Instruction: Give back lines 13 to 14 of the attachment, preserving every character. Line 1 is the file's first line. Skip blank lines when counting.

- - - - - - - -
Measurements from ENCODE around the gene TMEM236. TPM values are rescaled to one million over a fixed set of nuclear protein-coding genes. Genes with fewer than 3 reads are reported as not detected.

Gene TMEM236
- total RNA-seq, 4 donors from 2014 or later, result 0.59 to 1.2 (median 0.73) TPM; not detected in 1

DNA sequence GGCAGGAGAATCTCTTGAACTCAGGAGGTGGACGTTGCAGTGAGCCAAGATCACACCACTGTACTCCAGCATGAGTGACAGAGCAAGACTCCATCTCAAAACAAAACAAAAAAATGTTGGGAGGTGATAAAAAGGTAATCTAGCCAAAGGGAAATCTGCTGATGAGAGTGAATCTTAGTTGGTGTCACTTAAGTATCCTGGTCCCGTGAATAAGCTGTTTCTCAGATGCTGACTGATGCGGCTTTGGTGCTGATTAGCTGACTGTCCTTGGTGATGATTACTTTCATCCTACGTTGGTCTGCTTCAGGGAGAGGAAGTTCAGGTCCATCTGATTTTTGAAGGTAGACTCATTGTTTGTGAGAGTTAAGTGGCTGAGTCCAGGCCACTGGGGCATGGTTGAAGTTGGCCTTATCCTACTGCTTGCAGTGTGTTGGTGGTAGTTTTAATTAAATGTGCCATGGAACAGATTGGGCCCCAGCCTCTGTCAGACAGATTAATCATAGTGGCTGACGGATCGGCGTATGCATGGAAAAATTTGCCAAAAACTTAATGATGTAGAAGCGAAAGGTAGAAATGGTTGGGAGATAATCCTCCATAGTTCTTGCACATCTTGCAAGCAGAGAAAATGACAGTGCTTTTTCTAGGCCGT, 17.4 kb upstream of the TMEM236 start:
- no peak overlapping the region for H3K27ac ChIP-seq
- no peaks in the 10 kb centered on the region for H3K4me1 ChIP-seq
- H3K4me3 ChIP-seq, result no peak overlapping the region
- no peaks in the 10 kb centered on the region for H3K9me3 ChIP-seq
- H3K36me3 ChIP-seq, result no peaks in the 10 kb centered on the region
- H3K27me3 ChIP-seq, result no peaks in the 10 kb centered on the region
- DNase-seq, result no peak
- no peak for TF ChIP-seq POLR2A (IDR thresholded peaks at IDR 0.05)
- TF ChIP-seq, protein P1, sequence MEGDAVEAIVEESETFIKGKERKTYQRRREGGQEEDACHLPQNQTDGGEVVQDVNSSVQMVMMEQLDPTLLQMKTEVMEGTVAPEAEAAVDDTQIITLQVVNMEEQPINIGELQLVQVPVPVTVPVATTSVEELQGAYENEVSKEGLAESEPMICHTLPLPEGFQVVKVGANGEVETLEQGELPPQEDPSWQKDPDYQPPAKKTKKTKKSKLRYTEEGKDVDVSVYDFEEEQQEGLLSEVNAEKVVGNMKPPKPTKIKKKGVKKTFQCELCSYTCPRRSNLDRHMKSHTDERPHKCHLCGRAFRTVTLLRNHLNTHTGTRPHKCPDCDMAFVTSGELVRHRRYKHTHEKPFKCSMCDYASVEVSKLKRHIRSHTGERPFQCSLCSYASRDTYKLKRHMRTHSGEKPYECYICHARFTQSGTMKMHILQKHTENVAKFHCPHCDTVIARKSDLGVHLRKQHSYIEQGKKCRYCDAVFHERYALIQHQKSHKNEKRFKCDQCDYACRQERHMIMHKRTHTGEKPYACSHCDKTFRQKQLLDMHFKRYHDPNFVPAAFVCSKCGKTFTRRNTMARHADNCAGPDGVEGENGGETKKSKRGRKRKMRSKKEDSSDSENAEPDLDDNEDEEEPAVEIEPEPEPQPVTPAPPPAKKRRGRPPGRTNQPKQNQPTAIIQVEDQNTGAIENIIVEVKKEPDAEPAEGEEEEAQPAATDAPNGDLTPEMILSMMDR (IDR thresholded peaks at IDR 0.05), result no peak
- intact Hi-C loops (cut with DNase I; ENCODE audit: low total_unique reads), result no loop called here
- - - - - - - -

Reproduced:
- TF ChIP-seq, protein P1, sequence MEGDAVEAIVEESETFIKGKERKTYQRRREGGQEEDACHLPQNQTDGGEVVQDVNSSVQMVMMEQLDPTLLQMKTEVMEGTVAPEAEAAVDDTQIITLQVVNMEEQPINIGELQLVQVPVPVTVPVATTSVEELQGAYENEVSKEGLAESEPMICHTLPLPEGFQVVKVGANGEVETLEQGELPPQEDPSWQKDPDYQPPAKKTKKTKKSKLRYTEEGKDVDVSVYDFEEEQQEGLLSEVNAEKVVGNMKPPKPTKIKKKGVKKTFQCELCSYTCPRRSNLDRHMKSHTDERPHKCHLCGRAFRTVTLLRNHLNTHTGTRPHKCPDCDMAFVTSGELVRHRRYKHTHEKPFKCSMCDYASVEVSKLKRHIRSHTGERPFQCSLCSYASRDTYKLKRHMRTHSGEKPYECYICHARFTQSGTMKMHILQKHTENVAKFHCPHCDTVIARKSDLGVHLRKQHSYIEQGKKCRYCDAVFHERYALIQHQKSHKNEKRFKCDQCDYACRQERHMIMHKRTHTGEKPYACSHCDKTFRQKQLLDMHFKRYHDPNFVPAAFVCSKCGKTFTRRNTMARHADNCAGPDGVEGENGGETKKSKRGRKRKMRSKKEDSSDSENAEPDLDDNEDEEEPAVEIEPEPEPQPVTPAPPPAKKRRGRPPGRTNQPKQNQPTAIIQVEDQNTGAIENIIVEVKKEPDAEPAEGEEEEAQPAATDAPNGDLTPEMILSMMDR (IDR thresholded peaks at IDR 0.05), result no peak
- intact Hi-C loops (cut with DNase I; ENCODE audit: low total_unique reads), result no loop called here